Know the hazards

Hazards aren’t always easy to recognize. Your employer can help you identify the ones in your job and show you how to stay safe.

Young workers are at a higher risk for workplace injury. Every day 26 young workers are hurt in B.C., and every week 13 young workers suffer a serious injury.

What are some health and safety hazards I could face at work?

  • Step ladders

    Step ladders are a tool used in many workplaces and they can be a potential hazard. Here’s how you can help avoid falls and injuries.

    • Inspect the ladder before using it to make sure that there are no broken, cracked, or missing parts
    • Place the ladder on a firm, level surface, ensuring that the ladder is fully opened with spreaders locked in place.
    • Always have three points of contact with the ladder (e.g., one hand and two feet)
  • Hazardous products

    If your job requires you to use hazardous products, make sure you know how to safely use the product.

    • Carefully read labels on chemicals
    • Use all protective equipment recommended by the manufacturer and supplied by your employer; if you don’t receive any protective equipment, ask for it
    • Store chemicals properly after use
  • Knives, box cutters, and other sharp tools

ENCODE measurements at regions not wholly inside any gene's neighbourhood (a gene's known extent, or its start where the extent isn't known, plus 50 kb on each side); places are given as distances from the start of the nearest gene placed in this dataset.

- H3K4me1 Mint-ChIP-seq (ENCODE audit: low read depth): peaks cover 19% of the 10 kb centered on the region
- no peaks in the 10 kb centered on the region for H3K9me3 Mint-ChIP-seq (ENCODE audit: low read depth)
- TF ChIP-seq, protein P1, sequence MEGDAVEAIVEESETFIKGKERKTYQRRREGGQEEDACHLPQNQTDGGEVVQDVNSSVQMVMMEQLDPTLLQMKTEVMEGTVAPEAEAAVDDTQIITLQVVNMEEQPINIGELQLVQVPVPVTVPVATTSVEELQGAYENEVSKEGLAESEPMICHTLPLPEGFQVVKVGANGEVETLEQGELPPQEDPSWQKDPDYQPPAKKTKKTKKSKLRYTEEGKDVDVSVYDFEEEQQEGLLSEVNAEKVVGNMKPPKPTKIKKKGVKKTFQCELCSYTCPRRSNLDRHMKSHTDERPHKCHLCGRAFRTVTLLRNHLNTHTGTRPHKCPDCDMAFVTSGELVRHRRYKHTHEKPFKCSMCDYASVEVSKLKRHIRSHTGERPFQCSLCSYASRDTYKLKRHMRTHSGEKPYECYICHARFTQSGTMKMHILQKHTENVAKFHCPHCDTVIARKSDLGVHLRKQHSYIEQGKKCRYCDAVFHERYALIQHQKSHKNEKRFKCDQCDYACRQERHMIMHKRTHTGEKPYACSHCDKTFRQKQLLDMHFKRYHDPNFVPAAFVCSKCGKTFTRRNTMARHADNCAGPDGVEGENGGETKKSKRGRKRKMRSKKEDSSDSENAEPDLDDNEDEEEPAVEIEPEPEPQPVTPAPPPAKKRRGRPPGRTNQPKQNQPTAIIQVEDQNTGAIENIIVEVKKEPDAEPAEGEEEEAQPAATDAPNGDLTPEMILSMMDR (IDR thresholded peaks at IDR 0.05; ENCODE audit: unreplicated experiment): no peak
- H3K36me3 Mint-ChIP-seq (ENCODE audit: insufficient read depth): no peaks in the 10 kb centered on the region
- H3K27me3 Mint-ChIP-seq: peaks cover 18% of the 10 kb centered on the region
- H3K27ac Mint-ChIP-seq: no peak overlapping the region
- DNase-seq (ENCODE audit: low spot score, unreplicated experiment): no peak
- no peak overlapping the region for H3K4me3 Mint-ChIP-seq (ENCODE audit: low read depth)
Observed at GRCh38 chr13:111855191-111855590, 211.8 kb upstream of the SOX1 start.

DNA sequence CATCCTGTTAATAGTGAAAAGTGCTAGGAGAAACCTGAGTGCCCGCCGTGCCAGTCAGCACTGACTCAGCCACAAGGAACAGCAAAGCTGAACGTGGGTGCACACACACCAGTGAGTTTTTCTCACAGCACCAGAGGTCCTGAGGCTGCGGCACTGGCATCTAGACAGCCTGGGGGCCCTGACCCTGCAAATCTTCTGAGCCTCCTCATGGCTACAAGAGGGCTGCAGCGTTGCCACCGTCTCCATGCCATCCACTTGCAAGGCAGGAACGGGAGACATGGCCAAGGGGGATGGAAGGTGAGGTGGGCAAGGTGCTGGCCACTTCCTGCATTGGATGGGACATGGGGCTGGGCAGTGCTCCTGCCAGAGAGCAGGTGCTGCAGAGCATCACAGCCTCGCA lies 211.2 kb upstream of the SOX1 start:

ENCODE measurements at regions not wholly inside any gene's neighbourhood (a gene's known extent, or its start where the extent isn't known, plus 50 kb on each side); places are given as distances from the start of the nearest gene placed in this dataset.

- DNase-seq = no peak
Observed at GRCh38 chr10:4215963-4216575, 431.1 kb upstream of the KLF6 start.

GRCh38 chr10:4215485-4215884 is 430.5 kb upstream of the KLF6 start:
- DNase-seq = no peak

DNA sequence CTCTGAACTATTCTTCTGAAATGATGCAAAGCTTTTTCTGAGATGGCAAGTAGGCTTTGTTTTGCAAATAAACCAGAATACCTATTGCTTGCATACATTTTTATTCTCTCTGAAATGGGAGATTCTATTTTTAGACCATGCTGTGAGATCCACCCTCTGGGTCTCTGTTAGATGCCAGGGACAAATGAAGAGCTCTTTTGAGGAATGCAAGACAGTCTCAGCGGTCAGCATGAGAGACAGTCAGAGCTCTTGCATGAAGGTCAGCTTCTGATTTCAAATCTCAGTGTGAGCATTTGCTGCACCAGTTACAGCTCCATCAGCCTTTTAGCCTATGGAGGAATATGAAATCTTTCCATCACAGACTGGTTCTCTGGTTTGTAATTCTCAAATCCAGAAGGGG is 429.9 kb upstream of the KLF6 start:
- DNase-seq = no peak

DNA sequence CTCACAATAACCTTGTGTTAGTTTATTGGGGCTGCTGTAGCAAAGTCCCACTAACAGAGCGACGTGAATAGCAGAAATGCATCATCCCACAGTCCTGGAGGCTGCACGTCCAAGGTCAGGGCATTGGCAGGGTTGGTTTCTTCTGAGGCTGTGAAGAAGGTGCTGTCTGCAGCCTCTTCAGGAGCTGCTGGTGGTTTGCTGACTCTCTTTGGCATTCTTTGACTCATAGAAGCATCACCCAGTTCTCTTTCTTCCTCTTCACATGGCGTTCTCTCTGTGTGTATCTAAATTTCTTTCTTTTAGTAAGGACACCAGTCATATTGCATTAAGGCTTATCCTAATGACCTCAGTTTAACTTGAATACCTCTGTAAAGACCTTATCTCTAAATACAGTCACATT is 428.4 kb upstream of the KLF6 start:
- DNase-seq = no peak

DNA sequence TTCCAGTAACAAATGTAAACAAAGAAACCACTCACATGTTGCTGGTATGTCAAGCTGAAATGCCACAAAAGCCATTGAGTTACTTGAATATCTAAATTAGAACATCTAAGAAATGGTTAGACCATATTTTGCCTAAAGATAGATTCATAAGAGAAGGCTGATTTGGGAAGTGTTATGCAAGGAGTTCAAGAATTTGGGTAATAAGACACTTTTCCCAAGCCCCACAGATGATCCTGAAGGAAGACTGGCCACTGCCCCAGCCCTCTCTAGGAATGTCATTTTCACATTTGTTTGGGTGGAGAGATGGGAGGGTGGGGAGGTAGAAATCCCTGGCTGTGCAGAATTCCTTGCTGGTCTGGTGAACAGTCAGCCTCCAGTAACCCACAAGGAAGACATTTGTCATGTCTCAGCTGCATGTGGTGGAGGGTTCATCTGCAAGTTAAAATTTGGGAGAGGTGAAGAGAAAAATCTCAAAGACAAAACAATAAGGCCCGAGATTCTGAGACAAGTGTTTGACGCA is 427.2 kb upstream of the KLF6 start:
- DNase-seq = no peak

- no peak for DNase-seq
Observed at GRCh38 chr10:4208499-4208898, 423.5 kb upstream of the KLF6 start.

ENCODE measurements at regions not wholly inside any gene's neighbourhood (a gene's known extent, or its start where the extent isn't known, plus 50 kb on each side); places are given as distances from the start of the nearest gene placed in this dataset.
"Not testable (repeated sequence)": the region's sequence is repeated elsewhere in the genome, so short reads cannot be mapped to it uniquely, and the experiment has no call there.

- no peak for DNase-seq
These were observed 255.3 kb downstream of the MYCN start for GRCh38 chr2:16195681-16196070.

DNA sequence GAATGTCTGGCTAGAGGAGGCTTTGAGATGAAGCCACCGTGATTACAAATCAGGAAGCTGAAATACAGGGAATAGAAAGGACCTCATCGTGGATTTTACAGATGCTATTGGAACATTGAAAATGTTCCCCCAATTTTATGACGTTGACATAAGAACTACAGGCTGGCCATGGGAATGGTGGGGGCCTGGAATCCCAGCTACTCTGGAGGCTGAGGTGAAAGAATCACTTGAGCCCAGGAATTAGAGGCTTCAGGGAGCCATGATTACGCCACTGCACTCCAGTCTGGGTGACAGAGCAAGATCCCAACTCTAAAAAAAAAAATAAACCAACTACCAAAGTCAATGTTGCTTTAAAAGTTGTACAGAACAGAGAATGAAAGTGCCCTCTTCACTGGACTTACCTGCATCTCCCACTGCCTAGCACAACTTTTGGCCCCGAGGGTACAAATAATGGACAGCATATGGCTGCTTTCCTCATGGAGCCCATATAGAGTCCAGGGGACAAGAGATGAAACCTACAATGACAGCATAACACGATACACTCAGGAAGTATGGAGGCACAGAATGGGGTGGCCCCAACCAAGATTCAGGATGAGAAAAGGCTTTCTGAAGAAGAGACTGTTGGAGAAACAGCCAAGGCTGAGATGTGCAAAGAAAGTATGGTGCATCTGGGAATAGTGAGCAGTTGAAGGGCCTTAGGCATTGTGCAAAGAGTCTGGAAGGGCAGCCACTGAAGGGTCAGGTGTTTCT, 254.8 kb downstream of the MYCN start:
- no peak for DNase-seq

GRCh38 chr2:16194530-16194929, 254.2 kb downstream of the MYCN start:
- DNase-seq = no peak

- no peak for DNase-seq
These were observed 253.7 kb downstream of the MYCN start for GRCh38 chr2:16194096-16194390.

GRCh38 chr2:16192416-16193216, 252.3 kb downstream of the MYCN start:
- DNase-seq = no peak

Knives, box cutters, and other sharp tools are used in many workplaces. Here’s how you can help avoid injuries.

    • Always cut away from your body
    • Use a flat surface to cut on
    • When using meat slicers or other power equipment, don’t wear loose clothing or jewellery that could get caught
  • Power tools and equipment

    It’s important to know which tool to use for each job, and how to use the tools safely.

    • Never use a power tool or equipment unless you have been trained and authorized
    • Inspect tools before use, ensuring that the tool is in good operating condition
    • Check that the power switch is in the “off” position before plugging the tool in
  • Noise

    Though noise-induced hearing loss typically happens gradually, the damage is permanent. Here’s how you can help reduce or eliminate hearing loss at work.

    • Ear buds (headphones) are not work equipment and they don’t provide hearing protection
    • Ensure your hearing protection is the right type for the environment you’re in and that it’s comfortable
    • Always wear approved hearing protection when entering an area that is posted as having high noise levels, regardless of if it’s noisy or not when you enter
  • Forklifts and pallet jacks

    If your job requires you to use a forklift or a pallet jack, make sure you get proper training and follow safe work procedures.

    • Wear required safety equipment such as safety boots and a hard hat
    • Secure the load properly — never overload the forklift
    • Never carry a passenger or elevate a person on forks, pallets, or loads
  • Working alone

    Working alone means that in case of an emergency, help would not be readily available to you. Here are some tips to help you stay safe while working alone.

    • Your manager should have person-check procedures in place — someone should be checking in with you regularly to make sure you’re okay
    • Have an emergency phone number handy
    • If possible, leave back doors locked
    • Leave higher-risk tasks — emptying garbage outside for example — for when there is more than one employee working